Advertisement

Oecologia

, Volume 67, Issue 4, pp 464–474 | Cite as

The seasonal timing of reproduction:

A tropical-temperate comparison in Australian lizards
  • Craig James
  • Richard Shine
Original Papers

Summary

Dissection of 1,941 specimens provided data on reproductive cycles in six genera of skinks and three genera of agamids from the Alligator Rivers Region of Australia's Northern Territory. Comparative data on lizards from the temperate zone were gathered by dissecting specimens of three genera, and by reviewing published studies. The Alligator Rivers Region climate exhibits uniformly high temperatures but extremely seasonal rainfall. By analogy with studies on tropical herpetofaunas in other parts of the world, we hypothesised that most species would breed during the wet-season.

Instead, a great diversity in the seasonal timing of reproduction in tropical lizards was observed. For example, among the skinks,Cryptoblepharus breeds year-round,Carlia andSphenomorphus breed in the wet-season, whereasLerista, Morethia and most (but not all)Ctenotus breed during the dry-season. Among the agamids,Diporiphora andGemmatophora breed in the wet-season, andChelosania in the dry-season. Temperate-zone lizards in Australia show less interspecific variation: all species breed in late spring and summer.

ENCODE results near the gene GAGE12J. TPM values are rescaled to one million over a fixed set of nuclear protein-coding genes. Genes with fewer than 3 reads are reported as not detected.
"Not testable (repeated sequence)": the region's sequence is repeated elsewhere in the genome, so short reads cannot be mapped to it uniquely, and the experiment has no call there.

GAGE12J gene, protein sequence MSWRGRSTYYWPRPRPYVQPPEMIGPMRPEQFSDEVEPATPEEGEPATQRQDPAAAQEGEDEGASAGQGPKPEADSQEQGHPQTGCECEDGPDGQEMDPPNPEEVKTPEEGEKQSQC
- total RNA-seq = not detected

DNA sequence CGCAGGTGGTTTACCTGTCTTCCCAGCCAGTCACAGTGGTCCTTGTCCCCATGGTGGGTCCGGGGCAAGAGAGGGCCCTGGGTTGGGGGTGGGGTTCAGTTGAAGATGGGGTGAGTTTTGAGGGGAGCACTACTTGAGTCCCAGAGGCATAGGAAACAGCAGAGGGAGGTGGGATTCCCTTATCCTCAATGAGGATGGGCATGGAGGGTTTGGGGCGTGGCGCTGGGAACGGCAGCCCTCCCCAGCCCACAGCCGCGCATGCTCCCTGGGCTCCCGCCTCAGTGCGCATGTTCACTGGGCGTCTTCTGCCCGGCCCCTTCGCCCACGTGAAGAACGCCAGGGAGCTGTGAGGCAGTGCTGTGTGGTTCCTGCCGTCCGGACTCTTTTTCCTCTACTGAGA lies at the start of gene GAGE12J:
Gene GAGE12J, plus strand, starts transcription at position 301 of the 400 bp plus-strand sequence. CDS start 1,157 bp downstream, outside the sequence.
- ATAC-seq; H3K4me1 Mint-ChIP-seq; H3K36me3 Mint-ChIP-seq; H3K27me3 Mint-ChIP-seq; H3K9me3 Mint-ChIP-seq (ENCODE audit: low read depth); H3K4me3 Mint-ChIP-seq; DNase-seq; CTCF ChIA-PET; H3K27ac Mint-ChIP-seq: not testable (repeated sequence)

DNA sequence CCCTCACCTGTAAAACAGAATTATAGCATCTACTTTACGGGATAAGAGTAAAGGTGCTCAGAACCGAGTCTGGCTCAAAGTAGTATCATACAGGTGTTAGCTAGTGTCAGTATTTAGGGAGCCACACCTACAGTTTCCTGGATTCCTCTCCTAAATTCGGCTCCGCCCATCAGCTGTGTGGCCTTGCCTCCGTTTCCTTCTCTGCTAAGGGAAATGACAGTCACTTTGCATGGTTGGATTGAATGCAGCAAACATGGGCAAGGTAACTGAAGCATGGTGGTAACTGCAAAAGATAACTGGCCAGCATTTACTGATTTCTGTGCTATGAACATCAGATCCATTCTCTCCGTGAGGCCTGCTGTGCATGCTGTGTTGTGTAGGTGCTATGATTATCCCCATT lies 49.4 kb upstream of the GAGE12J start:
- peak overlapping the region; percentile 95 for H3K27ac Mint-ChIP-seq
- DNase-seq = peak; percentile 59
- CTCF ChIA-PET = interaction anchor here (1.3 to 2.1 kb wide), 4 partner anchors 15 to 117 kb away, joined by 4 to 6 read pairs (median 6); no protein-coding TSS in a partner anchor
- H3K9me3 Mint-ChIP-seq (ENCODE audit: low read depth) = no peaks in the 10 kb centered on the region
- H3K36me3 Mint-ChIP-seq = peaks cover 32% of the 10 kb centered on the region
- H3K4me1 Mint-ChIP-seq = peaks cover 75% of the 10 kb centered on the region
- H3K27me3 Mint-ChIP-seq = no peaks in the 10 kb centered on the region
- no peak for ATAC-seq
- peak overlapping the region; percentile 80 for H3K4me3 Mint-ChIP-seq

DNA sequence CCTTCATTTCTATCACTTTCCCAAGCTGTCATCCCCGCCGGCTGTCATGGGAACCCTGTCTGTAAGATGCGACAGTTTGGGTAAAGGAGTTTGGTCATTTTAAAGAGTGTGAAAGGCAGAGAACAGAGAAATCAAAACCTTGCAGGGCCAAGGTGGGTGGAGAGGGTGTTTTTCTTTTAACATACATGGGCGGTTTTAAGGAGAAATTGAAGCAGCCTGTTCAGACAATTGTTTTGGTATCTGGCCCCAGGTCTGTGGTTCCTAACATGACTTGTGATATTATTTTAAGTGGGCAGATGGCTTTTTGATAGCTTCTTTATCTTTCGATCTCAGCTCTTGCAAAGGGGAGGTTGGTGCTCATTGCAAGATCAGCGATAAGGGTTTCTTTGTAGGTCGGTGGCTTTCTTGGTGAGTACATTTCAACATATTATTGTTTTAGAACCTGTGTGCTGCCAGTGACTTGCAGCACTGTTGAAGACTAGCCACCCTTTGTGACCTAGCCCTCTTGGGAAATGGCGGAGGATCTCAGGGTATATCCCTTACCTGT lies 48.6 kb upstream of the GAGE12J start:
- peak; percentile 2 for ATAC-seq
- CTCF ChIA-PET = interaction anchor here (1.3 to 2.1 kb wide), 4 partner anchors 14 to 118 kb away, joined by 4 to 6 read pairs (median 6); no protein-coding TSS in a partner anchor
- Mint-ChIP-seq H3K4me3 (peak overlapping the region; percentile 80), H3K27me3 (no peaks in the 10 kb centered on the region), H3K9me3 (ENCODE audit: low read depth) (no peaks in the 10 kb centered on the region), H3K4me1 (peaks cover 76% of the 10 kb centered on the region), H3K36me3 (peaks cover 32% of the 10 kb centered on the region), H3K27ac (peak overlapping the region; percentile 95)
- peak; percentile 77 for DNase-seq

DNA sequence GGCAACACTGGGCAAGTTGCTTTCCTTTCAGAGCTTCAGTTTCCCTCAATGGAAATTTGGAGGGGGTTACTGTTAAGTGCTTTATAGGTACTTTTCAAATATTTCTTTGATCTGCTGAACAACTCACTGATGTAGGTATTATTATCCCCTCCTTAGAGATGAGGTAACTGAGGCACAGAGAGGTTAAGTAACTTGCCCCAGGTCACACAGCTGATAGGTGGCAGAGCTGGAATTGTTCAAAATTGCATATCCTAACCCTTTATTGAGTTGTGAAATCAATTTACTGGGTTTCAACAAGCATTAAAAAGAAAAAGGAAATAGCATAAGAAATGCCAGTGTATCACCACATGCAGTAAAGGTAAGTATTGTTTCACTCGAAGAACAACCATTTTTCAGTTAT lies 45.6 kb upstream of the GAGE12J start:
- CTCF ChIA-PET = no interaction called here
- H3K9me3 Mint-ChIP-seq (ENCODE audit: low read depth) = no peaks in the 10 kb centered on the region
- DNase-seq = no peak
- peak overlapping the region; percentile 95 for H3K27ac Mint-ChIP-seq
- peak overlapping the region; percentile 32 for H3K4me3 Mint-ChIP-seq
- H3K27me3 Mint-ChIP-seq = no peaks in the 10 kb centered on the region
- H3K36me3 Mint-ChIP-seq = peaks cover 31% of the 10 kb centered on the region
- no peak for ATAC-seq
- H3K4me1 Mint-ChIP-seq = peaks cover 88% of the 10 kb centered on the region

Hypotheses concerning the evolutionary determinants of reproductive seasonality are reviewed in the light of these data. Thermal tolerances of developing embryos are unlikely to be important in determining breeding seasons of the Alligator Rivers Region herpetofauna, as there is little seasonal variation in temperature. Differences in reproductive timing between microsympatric species are inconsistent with hypotheses giving a major role to the seasonality of fire, flooding or intensity of predation. There is no clear association between food habits and reproductive timing. The best predictor of breeding seasonality seems to be the biogeographic history of the taxon. Alligator Rivers Region representatives of arid-zone taxa tend to breed in the dryseason, whereas representatives of mesic-adapted lineages tend to be wet-season breeders. A species from one cosmopolitan genus breeds year-round. We hypothesize that embryonic moisture tolerances may be an important determinant of breeding seasonality in this region, although some cases do not support this conclusion.